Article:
Local Music

There's a young and vibrant music scene right here in Utah. From Provo to Ogden and beyond, bands are playing in house concerts, live venues and local record labels are making them available to the public. RadioWest brings some of the newest and the best bands into the studio to talk about and to play their music live.

Local Music: 3hattrio

Sep 19, 2016

What do you get if you cross a cowboy singer, a Caribbean percussionist and a classical violinist? Well, if it happens in Virgin, Utah, folklorist and musician Hal Cannon says you get a new kind of Western music. He’s the cowboy singer and 1/3 of 3hattrio. They’ve just released their third album, and Monday, he joins us along with career musician Greg Istock and 19-year-old Eli Wrankle to explain why they say the West was ready for a new genre and how they began creating “desert music.”

The history of Salt Lake City quintet Quiet Oaks is anything but quiet. Four of the band mates played together in a group that broke up after a falling-out with a frontman. Rather than call it quits, they decided to rebuild as Quiet Oaks, refining their take on classic rock into the sound they’ve always aspired to. Now on the western leg of a 42-show tour across America, Quiet Oaks joins us Wednesday to discuss their music and picking up the pieces to become the band they’ve always wanted.

<a href="https://www.reverbnation.com/connect">Reverb Nation/CONNECT</a>

Rolling Stone has called Ogden-based singer-songwriter Sammy Brue an “Americana prodigy.” He started playing music at 10 years old when he got a guitar for Christmas. He cut his teeth on tunes by Bob Dylan and Woody Guthrie, and in two months he was writing his own songs. Well, Sammy’s 15 now. He’s put out an EP record, gained acclaim at music festivals across the country, and signed a record deal with a Nashville label. He’ll join us Thursday to play some music and talk about his budding career.

Local Music: Starmy

Apr 13, 2016

  The band Starmy is a rare thing in the Salt Lake City music scene: a band that lasts. They’ve been around for 14 years, suffered the toll of drugs and alcohol, and endured the pressures of adult life. Despite all that, they’ve managed to put out five full-length records of avant-garde indie rock. Guitarist and vocalist Mike Sartain says Starmy's latest album might its last. He and his band will join us Wednesday to play some music and to talk about the challenges of the ever-changing music industry.

Justin Hackworth, http://justinhackworth.com/

We continue our series on local music Wednesday with the National Parks. No, we’re not talking about Zion, Arches, and Bryce Canyon. The National Parks are a Provo-based band whose debut album tilted to the folksy side of indie rock. Their newest release features a beefed-up indie-pop sound inspired by the energy of performing live. The band members say it took a leap of faith to explore new musical ground, leading them to discover what can happen when you pursue your passion without any limits.

Local Music: Salazar

Jun 11, 2015

A somber vibe echoes through the debut album of indie-folk band Salazar. It's the vibe of "saudade," a Portuguese idea that singer-songwriter Alexander Woods says can't be directly translated. It describes the deep longing you feel for somebody or something that’s going away and might not come back. Woods and the musicians of Salazar join us Thursday as we continue our series on Local Music. We'll talk to them about "saudade," about their music, and about the band of musician-friends known as Dirty Provo.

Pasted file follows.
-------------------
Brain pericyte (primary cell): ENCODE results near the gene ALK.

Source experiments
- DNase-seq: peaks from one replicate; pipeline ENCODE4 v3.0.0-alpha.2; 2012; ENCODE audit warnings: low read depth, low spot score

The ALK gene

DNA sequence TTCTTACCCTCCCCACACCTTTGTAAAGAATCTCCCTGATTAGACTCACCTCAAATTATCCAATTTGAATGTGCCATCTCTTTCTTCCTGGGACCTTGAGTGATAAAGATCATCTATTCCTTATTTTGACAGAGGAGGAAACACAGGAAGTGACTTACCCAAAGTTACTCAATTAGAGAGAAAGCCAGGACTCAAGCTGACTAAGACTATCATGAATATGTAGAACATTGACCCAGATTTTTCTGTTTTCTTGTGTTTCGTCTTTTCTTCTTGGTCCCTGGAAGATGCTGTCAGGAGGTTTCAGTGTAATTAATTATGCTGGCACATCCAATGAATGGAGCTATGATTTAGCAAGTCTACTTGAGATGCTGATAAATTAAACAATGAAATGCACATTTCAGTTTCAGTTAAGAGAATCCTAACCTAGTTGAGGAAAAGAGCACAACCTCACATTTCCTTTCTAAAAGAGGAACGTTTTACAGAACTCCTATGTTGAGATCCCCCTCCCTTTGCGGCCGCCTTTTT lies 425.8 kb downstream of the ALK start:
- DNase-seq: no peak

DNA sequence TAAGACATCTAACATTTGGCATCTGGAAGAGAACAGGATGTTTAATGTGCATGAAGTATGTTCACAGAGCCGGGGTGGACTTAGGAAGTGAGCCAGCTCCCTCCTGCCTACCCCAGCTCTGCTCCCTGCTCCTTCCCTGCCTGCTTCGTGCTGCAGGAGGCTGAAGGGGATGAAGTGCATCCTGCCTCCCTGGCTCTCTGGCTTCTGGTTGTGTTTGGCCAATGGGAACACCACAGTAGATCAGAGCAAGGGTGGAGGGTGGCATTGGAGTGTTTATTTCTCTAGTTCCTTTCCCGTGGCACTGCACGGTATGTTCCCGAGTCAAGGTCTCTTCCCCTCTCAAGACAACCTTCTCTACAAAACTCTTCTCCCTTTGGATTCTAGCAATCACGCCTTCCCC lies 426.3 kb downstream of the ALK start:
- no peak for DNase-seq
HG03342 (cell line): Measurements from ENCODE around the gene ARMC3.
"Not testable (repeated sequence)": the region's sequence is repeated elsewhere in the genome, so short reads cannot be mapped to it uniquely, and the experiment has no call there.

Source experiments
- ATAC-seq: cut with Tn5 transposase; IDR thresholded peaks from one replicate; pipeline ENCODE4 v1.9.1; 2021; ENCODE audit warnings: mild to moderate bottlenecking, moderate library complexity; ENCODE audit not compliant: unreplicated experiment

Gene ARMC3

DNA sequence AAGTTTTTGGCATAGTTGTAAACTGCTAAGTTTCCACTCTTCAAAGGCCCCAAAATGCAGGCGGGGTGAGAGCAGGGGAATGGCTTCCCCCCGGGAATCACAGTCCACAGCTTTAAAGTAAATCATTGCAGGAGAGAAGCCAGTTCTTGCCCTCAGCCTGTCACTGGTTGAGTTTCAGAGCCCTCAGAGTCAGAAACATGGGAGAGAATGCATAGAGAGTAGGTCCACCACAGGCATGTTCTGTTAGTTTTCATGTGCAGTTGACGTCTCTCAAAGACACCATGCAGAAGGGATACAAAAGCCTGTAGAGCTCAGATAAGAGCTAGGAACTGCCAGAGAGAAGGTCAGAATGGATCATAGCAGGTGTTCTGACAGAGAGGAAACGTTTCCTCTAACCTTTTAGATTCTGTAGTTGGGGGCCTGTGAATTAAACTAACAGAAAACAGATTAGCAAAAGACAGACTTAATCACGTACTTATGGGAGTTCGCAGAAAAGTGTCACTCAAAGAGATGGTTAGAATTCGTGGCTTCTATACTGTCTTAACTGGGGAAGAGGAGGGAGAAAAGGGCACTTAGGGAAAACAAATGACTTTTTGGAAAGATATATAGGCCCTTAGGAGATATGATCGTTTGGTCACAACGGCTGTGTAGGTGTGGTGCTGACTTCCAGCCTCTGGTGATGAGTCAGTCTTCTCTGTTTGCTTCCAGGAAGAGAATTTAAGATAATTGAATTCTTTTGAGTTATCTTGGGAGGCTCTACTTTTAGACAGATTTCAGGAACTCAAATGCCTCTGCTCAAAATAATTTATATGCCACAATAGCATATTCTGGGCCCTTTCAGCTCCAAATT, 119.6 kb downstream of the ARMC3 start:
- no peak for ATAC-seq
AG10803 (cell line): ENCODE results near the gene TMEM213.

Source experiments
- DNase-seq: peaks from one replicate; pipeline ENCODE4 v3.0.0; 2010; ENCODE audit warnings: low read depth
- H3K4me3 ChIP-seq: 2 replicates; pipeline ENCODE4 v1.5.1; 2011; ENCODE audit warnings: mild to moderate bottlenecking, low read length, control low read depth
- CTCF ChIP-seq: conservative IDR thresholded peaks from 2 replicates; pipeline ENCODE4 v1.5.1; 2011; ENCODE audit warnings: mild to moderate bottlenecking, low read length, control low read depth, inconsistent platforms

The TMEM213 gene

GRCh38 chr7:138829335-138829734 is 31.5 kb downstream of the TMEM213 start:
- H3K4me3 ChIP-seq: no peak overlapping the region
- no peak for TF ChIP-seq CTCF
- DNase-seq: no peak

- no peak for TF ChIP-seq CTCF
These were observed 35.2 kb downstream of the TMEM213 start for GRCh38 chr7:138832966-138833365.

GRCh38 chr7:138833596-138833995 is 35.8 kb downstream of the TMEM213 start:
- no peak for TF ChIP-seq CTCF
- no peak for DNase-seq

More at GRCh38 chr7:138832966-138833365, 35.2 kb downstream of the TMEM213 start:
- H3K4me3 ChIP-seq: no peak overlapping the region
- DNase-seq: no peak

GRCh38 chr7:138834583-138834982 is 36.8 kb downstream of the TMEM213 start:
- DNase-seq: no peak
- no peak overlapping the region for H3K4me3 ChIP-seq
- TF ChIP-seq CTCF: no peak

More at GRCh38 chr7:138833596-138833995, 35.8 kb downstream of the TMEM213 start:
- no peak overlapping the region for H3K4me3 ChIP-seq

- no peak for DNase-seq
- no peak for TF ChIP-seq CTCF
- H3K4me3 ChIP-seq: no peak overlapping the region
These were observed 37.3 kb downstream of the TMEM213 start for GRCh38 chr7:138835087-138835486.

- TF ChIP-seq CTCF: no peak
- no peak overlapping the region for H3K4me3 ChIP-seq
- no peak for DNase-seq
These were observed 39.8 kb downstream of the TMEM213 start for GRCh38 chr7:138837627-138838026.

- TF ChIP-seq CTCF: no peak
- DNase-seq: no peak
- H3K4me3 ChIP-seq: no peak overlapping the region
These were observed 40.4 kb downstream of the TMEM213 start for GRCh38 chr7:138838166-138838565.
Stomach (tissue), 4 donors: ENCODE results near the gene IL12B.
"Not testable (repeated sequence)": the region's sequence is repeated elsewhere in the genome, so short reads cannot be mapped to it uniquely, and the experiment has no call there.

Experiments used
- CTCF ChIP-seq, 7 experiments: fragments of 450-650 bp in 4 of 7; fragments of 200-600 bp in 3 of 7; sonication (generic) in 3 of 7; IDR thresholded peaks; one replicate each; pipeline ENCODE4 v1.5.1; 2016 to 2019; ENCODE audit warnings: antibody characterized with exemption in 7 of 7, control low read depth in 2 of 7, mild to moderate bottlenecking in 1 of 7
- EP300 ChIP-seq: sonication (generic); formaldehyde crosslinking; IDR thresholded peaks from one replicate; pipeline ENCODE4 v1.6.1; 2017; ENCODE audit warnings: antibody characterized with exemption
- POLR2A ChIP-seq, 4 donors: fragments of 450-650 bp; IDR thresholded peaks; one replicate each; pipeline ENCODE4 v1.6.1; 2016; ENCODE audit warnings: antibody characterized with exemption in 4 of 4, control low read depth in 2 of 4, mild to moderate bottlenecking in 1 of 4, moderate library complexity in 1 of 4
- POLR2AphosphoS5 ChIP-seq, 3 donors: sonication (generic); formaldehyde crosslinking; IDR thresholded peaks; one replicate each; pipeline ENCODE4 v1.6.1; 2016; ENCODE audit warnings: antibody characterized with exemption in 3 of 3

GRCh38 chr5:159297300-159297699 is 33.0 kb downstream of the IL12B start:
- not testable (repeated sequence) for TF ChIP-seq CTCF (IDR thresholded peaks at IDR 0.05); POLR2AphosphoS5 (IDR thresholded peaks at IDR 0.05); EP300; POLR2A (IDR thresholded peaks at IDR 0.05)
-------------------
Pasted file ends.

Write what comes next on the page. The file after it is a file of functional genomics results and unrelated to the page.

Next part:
Wednesday, we continue our series on local music with the band Great Interstate. It’s the brainchild of 22-year-old singer-songwriter Andrew Goldring, who started Great Interstate as a solo project to help him find his own creative path. Many of the tracks on the band’s debut record, “Inversion Songs,” draw inspiration from the Wasatch Front’s periods of crappy air, when you wonder if the smog will ever lift. But it’s not downer music. Goldring says the album is ultimately a cry of hope for fresh beginnings.

Two years ago, tragedy struck musician Lyndsi Austin and her family when one of her older brothers passed away. Many of the lyrics she wrote for the debut album of her band Big Wild Wings express her sense of loss. She says making music helped her cope with the grief. While Big Wild Wings tackles some heavy subject matter, the trio’s big, airy sound and Austin’s “angst-y angel” vocals have landed them in the local music scene spotlight. The band joins us Tuesday to play some songs and talk about them.

Fictionist’s Stuart Maxfield says it’s strange that music isn’t actually about making music these days. In 2011, the Utah band was a semi-finalist in a Rolling Stone cover contest and was signed by Atlantic Records. But Maxfield says they were still outsiders, and their album languished as the label tried to homogenize their sound. Atlantic has dropped them, but it’s not slowing Fictionist down. They’ve just released a new album, and Thursday, they join us live to play the new music they’re making.


Dec 17, 2013

We continue our series on local music on Wednesday with Provo electro-pop duo Mideau. Their debut LP was one of the most buzzed-about albums of 2013. At its core, the band is Provo-based singer-songwriter Libbie Linton and sonic wizard Spencer Harrison, who lives in Washington DC. They digitally bridged the distances between them to create soaring and experimental music inspired by life’s mundane moments. Mideau will join us in-studio, and we’ll review some of the best local releases of the year.